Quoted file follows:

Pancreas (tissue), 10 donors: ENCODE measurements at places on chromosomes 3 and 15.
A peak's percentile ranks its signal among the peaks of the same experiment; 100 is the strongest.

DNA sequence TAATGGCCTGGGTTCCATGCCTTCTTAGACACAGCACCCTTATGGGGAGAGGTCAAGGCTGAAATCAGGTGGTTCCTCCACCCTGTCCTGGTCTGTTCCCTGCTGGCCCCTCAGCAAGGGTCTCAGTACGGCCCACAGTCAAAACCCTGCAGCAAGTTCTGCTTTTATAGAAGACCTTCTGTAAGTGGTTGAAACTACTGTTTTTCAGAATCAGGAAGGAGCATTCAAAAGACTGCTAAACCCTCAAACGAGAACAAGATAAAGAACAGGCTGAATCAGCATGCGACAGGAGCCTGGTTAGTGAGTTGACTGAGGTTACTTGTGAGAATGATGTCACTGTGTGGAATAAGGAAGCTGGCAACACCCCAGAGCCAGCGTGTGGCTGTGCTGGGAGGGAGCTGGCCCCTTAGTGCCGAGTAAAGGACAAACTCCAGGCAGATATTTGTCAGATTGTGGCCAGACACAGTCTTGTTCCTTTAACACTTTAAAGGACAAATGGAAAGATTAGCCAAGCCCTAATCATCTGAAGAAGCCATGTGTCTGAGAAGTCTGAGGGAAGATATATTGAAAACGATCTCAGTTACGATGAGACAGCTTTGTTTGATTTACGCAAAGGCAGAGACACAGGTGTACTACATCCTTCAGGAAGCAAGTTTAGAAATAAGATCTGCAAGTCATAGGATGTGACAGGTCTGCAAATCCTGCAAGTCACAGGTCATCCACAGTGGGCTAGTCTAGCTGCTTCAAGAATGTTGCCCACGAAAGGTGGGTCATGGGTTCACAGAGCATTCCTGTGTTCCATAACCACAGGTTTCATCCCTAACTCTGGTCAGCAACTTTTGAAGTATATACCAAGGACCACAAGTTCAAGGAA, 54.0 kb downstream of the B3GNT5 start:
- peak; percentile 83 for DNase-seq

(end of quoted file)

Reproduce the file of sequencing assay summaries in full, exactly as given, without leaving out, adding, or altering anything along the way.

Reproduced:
Pancreas (tissue), 10 donors: ENCODE measurements at places on chromosomes 3 and 15.
A peak's percentile ranks its signal among the peaks of the same experiment; 100 is the strongest.

DNA sequence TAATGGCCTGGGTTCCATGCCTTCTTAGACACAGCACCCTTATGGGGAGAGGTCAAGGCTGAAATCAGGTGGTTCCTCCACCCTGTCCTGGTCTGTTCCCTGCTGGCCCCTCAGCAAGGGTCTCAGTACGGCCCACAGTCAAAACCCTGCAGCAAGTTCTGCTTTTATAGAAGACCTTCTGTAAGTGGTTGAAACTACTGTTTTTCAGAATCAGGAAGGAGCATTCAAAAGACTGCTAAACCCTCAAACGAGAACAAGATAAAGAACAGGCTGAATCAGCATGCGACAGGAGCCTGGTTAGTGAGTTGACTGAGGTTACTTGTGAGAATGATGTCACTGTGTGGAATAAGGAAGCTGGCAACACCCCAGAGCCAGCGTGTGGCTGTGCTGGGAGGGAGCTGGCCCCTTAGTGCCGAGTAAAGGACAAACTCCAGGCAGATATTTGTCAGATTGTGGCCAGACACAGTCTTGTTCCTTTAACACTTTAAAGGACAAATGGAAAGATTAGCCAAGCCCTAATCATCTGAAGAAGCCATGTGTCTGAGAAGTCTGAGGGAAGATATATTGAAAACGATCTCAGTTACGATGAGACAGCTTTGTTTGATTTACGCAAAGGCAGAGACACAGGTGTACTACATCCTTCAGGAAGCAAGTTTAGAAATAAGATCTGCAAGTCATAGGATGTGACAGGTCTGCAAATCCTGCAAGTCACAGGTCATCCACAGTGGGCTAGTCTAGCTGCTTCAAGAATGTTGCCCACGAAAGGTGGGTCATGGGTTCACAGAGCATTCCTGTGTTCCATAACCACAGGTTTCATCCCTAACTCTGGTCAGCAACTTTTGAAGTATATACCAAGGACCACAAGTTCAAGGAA, 54.0 kb downstream of the B3GNT5 start:
- peak; percentile 83 for DNase-seq